Gap inspires engineering feats

Extensive excavation work has been carried out at Cunningham’s Gap to allow workers to reinforce highway repairs.
Extensive excavation work has been carried out at Cunningham’s Gap to allow workers to reinforce highway repairs. Supplied

THE restoration of the rain-ravaged highway which traverses Cunningham’s Gap has inspired some heavy duty engineering feats not often seen on the region’s highways.

Drivers on the Cunningham Highway have suffered delays in the face of the $40 million works, being carried out to repair damage caused by extreme wet weather over the 2010-11 holiday period.

Main Roads Logan District director Paul Noonan, who oversees the works, described the overall operation as “fascinating”.

A range of techniques have been employed to make the vital Great Dividing Range crossing safer and stronger in the wake of the floods.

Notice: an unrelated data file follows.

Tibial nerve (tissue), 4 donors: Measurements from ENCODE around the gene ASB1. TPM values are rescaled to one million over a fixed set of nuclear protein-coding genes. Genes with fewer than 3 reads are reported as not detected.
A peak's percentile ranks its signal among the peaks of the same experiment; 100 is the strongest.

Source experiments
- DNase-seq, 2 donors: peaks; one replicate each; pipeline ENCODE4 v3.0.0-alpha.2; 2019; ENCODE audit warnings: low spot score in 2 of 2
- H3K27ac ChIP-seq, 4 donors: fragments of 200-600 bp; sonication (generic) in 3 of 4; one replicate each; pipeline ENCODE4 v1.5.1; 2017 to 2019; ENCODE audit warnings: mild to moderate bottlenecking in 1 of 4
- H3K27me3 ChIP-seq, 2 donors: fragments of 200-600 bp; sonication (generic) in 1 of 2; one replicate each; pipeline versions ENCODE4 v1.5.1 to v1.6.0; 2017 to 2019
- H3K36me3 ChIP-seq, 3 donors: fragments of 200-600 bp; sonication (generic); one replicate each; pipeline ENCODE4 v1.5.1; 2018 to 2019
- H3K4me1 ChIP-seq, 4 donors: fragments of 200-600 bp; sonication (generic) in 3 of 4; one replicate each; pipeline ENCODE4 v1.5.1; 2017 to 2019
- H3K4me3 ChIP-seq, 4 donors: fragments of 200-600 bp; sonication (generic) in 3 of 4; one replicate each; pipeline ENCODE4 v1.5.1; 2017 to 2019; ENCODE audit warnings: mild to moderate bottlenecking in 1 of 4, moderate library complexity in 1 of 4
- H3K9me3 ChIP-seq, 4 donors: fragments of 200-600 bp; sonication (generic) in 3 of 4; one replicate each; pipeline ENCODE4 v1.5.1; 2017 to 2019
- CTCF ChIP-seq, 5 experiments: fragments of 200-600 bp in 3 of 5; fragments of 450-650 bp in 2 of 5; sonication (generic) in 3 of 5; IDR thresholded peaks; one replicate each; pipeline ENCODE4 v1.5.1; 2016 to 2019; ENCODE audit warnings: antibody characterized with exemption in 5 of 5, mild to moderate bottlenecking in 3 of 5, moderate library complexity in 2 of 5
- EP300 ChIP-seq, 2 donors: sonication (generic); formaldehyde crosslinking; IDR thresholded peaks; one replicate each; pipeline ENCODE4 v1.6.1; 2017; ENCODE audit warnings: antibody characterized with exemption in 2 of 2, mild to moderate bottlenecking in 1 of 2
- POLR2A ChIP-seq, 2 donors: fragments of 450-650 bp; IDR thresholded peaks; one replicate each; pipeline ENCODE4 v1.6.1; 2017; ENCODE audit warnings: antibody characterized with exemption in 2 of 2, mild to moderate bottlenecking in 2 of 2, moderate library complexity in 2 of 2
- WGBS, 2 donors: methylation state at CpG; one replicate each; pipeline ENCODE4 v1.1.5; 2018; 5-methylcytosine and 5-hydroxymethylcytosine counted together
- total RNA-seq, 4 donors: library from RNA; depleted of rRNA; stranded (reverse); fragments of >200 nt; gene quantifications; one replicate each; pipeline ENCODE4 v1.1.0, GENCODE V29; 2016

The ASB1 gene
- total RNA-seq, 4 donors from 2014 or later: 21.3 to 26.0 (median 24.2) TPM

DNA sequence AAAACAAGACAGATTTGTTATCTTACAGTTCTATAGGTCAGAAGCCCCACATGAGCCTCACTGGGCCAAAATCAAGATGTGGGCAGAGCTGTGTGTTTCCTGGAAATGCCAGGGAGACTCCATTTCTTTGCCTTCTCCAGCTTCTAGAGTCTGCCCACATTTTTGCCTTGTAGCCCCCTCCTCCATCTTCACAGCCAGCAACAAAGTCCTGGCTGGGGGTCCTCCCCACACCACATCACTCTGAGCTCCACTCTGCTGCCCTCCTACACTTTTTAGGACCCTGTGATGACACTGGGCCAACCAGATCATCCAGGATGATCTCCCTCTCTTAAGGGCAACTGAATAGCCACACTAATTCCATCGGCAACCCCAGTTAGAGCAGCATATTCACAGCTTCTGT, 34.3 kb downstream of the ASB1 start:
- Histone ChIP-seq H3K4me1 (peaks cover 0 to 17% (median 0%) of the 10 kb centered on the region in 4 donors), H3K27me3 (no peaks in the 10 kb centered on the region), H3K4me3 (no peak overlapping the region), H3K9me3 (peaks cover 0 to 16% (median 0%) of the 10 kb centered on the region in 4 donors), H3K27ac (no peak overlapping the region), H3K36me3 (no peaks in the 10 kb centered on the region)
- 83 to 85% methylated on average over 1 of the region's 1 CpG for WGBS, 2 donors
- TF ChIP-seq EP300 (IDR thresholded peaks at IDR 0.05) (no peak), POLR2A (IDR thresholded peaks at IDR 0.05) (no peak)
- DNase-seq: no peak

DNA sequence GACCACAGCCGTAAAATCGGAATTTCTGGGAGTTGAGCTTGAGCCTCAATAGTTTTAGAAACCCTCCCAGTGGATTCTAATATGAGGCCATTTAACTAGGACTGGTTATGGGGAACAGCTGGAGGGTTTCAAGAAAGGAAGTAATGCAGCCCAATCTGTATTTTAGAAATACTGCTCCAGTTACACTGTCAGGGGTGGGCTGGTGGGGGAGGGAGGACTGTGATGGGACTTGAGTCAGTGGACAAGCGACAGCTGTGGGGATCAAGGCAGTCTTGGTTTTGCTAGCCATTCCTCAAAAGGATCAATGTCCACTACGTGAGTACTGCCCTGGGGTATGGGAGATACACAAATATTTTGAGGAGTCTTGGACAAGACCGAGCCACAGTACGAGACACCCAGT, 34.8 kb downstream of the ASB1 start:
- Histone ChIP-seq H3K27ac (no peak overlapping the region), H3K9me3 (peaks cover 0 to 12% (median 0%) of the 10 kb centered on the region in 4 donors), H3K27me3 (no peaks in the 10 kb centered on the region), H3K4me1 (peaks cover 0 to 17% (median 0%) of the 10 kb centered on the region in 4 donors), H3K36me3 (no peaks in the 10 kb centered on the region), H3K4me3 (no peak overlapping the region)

“It (the damage) was an indication of what 1.7 metres of rainfall can do to a road,” Mr Noonan said.

Techniques have included excavating 4000 tonnes of rock from a 100m long section of the highway to allow 450 soil nails to be hammered in as support for the rebuilt road.

Work at another of the 11 sections of the crossing under repair has involved boring holes 25 to 30m into the soil to be filled with concrete to make a land bridge.

Mr Noonan said managing traffic flow while completing the works had been a challenge for the team.

He advised motorists should allow for an extra 15 to 20 minutes to be added to their usual travel times over Cunningham’s Gap.

Most of the works are expected to be completed by year’s end.

Topics:  cunningham's gap engineering highway

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